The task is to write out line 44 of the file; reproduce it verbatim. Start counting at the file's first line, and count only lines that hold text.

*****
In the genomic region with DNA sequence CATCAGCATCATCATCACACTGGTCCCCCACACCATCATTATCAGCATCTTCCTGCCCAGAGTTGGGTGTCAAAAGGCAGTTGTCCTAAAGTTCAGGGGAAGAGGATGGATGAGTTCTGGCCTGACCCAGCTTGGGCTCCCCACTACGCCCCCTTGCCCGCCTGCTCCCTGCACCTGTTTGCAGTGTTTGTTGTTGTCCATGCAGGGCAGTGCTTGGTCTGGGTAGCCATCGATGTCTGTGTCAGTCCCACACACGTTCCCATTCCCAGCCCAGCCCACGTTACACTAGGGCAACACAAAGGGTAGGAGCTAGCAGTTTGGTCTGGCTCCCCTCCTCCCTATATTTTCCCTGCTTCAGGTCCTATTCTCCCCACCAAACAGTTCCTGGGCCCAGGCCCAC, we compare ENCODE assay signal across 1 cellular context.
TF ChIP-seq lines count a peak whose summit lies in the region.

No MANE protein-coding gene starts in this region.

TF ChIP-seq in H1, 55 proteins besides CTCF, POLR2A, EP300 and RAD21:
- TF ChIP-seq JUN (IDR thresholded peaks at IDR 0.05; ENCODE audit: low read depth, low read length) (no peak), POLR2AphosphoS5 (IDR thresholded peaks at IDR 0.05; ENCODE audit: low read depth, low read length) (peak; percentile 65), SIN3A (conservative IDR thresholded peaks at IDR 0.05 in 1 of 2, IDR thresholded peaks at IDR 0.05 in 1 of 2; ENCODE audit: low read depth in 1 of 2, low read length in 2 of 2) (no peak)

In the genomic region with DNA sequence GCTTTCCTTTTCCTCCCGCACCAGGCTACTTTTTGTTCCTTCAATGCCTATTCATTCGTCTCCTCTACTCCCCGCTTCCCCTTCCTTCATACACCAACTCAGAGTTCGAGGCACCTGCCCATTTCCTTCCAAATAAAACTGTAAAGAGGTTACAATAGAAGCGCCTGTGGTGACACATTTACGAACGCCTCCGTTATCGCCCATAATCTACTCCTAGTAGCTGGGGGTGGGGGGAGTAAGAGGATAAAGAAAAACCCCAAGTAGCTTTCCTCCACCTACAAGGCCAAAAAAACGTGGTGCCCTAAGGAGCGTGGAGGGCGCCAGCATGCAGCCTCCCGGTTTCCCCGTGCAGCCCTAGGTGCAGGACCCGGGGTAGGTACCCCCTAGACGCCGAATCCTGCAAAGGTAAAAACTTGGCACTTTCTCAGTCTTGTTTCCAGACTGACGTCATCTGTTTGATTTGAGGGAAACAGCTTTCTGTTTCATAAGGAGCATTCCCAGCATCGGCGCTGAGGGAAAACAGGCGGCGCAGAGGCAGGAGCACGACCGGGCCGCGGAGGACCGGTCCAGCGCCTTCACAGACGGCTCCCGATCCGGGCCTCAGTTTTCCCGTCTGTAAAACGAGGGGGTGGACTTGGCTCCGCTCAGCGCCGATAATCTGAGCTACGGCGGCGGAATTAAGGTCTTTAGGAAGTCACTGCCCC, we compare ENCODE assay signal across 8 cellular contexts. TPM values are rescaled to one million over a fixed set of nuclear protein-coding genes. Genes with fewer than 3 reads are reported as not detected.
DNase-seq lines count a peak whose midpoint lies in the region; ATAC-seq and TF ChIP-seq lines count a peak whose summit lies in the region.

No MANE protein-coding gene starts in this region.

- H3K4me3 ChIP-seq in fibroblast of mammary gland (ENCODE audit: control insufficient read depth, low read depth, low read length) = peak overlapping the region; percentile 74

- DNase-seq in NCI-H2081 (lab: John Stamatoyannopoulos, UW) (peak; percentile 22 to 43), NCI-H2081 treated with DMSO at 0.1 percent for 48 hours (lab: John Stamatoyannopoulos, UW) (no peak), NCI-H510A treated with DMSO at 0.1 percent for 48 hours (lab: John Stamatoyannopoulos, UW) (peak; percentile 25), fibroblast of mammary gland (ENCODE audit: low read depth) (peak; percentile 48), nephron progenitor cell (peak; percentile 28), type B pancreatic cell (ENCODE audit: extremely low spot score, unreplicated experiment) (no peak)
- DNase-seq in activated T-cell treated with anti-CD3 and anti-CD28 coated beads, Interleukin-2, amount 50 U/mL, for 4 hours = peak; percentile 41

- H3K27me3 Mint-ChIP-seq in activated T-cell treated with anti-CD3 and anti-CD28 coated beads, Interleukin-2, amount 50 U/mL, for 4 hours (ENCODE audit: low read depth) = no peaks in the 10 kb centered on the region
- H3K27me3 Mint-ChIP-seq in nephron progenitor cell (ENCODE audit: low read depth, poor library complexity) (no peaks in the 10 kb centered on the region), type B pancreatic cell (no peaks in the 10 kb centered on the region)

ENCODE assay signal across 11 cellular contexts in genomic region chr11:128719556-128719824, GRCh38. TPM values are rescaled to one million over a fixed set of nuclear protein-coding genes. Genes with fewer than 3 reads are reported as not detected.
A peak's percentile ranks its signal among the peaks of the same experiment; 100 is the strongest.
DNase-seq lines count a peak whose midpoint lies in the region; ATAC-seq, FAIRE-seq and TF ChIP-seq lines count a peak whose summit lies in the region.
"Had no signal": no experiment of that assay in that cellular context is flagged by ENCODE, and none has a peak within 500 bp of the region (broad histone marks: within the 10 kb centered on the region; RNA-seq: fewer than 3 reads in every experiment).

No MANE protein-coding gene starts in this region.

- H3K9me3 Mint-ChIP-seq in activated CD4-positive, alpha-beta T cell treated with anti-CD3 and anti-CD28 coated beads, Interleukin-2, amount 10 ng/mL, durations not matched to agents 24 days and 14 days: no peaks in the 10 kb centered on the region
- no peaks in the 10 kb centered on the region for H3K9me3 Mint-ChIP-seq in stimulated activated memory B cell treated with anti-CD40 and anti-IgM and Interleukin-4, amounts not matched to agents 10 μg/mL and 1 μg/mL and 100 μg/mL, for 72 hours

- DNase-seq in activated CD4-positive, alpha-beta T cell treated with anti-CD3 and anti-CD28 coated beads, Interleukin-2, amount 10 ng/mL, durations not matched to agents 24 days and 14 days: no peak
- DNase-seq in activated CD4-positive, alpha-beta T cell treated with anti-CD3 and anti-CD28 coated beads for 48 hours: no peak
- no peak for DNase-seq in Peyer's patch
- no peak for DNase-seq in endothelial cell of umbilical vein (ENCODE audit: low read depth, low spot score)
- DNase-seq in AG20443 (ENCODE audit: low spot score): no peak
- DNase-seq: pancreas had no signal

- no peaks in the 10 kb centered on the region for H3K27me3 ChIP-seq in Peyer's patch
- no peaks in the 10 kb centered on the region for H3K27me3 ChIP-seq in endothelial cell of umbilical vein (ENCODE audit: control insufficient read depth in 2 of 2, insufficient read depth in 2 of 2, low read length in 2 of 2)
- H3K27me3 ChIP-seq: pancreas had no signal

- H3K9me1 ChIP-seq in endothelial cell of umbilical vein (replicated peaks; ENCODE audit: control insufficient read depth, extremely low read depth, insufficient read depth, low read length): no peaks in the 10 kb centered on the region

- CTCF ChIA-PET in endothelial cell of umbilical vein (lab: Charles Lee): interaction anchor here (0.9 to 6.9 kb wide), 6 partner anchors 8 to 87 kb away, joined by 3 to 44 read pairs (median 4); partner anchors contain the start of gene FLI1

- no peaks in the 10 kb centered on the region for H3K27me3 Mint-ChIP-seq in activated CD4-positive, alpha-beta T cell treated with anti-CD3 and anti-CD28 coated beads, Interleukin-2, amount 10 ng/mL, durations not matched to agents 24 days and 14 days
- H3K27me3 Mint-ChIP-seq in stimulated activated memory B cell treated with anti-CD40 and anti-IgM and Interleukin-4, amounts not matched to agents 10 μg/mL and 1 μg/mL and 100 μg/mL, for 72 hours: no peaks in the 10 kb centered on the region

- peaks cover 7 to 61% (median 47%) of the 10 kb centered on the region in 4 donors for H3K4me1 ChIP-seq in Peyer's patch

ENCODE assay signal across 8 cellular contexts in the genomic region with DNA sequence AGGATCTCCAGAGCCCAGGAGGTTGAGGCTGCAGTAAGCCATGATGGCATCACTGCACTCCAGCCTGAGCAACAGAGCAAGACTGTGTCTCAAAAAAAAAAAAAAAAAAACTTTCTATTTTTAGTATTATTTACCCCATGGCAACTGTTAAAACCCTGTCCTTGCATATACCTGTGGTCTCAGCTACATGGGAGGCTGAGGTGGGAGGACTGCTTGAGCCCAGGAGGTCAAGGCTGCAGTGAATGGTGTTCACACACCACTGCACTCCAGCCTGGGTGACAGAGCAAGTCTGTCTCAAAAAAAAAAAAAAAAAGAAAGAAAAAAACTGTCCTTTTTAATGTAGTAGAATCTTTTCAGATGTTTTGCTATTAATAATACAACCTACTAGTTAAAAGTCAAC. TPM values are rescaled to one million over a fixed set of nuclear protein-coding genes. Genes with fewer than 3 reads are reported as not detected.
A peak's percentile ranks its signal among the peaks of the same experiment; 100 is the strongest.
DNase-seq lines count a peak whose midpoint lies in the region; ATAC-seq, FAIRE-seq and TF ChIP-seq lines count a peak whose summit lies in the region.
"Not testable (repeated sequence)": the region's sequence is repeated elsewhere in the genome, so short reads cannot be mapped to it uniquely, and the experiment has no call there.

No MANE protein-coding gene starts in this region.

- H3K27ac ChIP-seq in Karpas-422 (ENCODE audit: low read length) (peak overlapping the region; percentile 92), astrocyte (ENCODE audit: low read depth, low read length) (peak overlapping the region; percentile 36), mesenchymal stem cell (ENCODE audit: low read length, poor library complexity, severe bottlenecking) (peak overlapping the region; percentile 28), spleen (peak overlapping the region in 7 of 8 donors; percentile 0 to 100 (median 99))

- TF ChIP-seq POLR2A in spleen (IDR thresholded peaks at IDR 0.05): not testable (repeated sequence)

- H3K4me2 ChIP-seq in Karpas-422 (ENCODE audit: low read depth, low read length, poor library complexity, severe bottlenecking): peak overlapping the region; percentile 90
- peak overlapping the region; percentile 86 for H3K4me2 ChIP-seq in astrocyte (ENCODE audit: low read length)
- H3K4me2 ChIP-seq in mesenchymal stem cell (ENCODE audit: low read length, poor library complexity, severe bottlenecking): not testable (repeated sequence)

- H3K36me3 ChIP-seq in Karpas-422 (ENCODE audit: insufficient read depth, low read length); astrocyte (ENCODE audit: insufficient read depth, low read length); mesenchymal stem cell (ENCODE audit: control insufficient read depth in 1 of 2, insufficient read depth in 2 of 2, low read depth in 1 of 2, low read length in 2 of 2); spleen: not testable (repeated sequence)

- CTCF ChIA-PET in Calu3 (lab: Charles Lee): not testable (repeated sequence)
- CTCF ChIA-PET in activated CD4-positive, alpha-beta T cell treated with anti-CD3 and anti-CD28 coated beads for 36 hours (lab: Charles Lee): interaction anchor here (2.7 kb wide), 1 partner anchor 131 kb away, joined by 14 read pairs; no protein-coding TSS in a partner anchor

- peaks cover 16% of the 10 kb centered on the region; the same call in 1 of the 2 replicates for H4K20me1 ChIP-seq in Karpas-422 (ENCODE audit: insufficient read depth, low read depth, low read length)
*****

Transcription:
- H3K4me2 ChIP-seq in mesenchymal stem cell (ENCODE audit: low read length, poor library complexity, severe bottlenecking): not testable (repeated sequence)